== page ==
Background: Penetrating neck injuries in the UK are on the increase and the most common weapon used is a knife. Life threatening vascular and aero-digestive injuries as well as nerve damage are the main concern. A systematic but dynamic protocol for managing such patients is required in order for the best outcomes to be achieved. Some patients will require immediate operative intervention, others may present with less dramatic signs and the correct imaging modality will be necessary to identify potential deep injuries. We present our 3 year experience as a major trauma centre and describe the current management principles in our department.
Methods: A retrospective data collection over 3 years of all the major trauma patients that presented to our emergency department. All patients with a knife related injury and patients who were assaulted, injured accidentally or self-harmed were included. A proforma was used to collect the required data.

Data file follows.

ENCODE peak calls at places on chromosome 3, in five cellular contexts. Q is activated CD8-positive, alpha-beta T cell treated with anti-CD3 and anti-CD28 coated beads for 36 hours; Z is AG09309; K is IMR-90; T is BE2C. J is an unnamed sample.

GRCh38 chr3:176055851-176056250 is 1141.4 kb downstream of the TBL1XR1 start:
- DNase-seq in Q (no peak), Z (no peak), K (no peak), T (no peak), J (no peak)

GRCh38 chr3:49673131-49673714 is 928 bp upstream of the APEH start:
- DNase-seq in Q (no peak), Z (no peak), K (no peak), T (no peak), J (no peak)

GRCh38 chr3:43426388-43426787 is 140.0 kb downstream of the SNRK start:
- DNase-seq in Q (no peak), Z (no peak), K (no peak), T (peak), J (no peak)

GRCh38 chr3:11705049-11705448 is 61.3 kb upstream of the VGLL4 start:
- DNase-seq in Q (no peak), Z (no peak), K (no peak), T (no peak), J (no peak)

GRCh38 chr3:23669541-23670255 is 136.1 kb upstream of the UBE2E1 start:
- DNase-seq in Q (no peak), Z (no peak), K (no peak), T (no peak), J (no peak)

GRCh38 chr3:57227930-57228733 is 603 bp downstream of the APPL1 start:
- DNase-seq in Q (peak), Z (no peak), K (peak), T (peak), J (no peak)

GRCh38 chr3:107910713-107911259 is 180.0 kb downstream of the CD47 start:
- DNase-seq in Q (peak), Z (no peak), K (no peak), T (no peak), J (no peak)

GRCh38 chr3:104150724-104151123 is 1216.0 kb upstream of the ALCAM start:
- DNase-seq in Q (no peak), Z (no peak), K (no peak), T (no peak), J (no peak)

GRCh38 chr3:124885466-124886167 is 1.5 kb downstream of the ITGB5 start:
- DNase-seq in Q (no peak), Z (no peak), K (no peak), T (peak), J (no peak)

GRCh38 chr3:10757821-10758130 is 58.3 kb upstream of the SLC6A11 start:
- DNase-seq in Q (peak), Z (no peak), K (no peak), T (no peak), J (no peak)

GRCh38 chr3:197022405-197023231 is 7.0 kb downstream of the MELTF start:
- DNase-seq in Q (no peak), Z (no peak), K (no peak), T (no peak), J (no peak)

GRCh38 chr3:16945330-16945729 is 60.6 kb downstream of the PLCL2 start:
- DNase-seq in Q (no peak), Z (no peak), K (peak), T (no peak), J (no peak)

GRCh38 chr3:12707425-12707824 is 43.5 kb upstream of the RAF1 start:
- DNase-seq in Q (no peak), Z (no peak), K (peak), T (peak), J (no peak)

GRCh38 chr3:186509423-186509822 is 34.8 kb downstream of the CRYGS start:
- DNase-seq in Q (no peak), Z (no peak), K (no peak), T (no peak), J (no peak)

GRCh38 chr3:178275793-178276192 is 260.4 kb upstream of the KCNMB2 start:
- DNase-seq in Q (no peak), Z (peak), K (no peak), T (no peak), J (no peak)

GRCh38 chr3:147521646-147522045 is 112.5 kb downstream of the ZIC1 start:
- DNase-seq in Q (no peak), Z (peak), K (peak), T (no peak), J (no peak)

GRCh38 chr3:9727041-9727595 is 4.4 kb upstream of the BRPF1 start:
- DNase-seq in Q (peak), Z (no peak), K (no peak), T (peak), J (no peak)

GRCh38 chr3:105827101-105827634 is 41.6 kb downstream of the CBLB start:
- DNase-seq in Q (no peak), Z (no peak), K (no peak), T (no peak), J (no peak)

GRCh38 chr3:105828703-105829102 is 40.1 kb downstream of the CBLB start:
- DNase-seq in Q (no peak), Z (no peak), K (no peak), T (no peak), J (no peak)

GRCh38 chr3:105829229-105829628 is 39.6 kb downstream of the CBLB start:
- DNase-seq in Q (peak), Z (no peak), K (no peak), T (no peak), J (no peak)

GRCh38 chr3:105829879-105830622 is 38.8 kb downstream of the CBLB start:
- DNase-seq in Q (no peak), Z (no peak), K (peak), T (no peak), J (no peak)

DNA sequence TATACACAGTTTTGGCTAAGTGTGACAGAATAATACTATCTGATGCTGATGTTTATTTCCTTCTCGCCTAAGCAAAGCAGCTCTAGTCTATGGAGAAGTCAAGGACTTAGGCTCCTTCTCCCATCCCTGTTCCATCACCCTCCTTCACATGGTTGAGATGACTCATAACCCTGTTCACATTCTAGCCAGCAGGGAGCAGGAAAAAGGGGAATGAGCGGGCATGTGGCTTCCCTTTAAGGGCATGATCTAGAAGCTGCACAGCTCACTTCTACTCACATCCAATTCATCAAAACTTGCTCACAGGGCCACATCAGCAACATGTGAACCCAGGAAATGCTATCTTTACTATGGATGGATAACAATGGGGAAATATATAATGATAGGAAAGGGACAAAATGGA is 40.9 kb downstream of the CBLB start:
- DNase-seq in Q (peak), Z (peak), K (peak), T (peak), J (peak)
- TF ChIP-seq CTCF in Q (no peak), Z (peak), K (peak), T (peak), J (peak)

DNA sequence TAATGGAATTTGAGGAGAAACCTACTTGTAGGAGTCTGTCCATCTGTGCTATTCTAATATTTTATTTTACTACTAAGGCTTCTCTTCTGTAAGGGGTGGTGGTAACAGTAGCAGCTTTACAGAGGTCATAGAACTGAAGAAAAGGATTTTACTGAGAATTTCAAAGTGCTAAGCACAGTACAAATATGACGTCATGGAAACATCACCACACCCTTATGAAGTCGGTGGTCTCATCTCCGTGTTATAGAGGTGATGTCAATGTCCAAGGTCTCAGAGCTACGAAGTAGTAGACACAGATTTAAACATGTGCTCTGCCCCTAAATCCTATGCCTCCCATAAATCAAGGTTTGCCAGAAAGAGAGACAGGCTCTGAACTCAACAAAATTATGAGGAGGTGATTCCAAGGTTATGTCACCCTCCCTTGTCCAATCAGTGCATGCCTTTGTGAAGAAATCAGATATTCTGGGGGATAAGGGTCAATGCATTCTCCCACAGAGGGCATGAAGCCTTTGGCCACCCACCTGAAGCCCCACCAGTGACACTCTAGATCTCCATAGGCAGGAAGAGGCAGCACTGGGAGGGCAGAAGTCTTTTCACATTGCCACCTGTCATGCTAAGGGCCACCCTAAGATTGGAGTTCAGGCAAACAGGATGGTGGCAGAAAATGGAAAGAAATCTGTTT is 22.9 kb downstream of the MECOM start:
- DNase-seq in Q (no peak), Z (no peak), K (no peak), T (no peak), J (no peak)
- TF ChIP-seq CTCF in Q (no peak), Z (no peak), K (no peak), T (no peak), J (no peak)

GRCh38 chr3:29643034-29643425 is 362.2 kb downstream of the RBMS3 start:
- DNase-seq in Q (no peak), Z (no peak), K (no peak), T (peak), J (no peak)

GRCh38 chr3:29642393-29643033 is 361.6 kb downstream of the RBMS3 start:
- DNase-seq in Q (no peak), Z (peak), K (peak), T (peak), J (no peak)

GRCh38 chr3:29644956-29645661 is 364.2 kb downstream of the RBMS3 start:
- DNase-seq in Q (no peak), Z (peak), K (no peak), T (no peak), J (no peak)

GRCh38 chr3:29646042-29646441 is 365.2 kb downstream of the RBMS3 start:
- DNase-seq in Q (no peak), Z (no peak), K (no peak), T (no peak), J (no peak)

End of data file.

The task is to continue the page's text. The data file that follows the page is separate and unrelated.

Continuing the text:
Results: Of the 185 patients, assault (80%) was the most common cause of penetrating knife injury followed by self-inflicted (11%) and then accidental (9%). 20 penetrating knife injuries were sustained of which 2 required immediate surgical intervention. Using the Monsons classification for identifying the site of the injury, level 1 was the most common. Only 1 CT angiogram was positive out of 20 performed to identify significant vascular injury.
Conclusion: A locally agreed protocol is essential to manage these patients successfully with a multidisciplinary approach involving radiologists, emergency doctors, maxillofacial, vascular and ENT surgeons is important. Not all patients will require expensive and unnecessary exposure to X-rays and CT scans and a protocol will help to identify such patients. Furthermore, our experience demonstrates that clinical examination can be as sensitive as radiological investigations to identify significant injuries requiring formal surgical intervention.